What: Estimated economic impact on the New York area
This year’s big game will be played in the largest metropolitan area in the country. All sorts of numbers have been thrown out regarding the economic impact of Super Bowl XLVIII on the Greater New York City area—the NFL and politicians in New Jersey and New York have claimed the event will generate between $500 million and $600 million for the local economy. But many economists have disputed this largely unscientific figure. And studies have revealed that in the past, the NFL’s estimates have been inflated by as much as four times the actual level of financial impact on host cities.
The problem with the figures reported by the NFL and the New York/New Jersey Super Bowl Host Committee is that they consider all spending associated with the Super Bowl as part of the overall economic impact. However, much of the spending that occurs does not directly improve the local economy, as visitors aren’t necessarily buying what the local economy is selling—for example, most visitors stay at major national hotel chains in the area and don’t necessarily consume much from local businesses.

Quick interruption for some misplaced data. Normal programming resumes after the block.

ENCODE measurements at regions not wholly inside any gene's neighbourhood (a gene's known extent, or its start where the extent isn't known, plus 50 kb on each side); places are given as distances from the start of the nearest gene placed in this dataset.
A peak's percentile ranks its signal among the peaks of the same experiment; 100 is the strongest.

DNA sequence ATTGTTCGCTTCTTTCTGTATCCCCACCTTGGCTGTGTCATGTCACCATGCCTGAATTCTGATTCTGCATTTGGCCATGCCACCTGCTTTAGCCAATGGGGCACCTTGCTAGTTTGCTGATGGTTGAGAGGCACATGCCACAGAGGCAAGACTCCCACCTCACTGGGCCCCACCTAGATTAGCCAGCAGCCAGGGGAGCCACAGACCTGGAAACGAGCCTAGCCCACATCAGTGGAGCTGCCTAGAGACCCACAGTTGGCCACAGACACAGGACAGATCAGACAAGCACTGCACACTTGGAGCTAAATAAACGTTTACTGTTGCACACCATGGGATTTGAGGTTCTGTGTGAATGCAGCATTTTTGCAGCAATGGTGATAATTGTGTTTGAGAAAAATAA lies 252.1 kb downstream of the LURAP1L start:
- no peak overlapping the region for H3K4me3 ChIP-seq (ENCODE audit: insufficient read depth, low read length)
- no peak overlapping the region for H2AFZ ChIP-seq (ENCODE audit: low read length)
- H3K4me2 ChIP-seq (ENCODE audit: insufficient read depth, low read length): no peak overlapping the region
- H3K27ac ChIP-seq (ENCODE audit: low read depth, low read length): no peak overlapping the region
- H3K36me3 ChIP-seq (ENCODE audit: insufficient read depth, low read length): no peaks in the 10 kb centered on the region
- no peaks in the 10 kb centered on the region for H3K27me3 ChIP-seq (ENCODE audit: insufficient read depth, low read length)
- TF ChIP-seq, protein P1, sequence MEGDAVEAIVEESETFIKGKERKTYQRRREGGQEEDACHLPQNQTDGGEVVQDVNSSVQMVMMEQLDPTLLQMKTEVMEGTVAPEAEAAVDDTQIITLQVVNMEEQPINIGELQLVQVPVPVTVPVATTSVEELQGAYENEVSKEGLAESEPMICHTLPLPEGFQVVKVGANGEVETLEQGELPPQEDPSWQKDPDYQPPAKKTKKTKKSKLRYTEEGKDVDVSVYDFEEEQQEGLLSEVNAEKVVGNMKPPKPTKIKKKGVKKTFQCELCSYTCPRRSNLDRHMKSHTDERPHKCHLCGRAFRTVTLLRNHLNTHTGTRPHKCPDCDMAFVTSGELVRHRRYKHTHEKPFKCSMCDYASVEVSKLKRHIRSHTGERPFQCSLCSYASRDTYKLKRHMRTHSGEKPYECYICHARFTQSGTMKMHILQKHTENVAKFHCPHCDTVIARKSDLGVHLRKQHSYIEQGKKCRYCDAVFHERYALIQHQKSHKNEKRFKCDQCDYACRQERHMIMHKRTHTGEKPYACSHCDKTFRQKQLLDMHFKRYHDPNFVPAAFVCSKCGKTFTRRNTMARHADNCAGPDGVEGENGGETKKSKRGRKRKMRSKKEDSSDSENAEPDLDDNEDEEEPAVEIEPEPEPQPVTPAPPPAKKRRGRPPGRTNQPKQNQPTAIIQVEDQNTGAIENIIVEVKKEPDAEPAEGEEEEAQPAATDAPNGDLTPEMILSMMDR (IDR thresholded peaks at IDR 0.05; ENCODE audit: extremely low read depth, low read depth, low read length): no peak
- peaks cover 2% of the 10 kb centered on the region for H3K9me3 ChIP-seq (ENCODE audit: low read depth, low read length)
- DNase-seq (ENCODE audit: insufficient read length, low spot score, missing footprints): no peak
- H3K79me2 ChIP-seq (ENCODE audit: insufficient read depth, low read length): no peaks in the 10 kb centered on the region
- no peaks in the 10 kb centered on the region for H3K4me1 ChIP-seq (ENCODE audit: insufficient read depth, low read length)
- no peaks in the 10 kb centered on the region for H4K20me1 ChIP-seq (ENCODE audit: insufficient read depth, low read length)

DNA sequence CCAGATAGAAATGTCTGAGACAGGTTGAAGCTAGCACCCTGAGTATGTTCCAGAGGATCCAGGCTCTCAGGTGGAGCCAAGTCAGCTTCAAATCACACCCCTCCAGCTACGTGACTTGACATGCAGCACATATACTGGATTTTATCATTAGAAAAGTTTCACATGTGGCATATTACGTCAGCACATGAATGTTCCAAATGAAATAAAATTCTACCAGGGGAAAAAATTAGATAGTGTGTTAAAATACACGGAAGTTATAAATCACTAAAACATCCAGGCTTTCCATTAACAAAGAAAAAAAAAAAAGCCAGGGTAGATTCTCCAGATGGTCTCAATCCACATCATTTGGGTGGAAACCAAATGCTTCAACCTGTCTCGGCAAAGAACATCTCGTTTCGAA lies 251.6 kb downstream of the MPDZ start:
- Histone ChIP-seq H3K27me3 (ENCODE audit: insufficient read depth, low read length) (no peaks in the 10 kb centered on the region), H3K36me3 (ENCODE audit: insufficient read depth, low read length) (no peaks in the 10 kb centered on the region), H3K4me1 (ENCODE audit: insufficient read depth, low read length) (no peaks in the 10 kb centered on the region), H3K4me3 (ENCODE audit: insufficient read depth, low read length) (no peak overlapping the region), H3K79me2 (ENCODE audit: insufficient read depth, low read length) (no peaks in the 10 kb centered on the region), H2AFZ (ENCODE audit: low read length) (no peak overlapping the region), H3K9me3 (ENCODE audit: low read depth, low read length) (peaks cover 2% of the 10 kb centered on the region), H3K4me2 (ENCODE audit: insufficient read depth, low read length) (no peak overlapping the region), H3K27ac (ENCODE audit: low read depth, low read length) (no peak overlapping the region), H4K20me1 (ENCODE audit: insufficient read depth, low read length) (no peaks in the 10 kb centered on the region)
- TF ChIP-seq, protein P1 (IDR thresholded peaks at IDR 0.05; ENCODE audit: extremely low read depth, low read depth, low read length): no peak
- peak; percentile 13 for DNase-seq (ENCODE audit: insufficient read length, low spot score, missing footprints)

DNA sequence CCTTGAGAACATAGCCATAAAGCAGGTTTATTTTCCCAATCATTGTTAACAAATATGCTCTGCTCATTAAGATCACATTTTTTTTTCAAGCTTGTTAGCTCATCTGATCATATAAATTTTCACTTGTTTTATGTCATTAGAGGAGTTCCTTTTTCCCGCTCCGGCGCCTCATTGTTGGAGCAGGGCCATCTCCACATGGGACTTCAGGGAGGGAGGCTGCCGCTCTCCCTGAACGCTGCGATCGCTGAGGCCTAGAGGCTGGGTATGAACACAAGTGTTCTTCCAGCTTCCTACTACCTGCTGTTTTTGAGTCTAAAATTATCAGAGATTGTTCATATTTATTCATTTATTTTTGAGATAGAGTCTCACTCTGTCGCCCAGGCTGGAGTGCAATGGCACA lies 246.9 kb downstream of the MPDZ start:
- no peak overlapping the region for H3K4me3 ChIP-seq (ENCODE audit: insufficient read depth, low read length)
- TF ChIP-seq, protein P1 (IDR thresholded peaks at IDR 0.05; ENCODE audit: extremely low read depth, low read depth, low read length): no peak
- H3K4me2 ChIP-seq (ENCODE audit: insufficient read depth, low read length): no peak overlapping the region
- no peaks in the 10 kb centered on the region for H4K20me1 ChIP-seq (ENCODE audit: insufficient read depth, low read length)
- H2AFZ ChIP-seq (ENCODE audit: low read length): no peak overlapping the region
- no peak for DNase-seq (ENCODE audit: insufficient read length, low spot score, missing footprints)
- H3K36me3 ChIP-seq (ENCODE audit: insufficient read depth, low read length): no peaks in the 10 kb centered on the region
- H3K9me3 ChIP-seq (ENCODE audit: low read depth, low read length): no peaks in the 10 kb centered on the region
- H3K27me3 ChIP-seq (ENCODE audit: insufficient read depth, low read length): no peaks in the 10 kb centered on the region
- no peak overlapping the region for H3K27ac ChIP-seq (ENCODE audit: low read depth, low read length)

A better estimate of economic impact is the direct spending in a local economy. This graph shows the amount of money spent in the host metropolitan areas of the last twelve Super Bowls, along with a projected total for this year’s game calculated using NerdWallet’s regression model that takes into account past years’ spending data, populations and relative costs of living in each city and the seating capacity in each of the host stadiums:
Using past data, we project that Super Bowl XLVIII’s financial impact on the New Jersey and New York area resulting from direct spending will be about $194 million, which is about 60-70 percent less than the estimates claimed by the NFL and the host committee.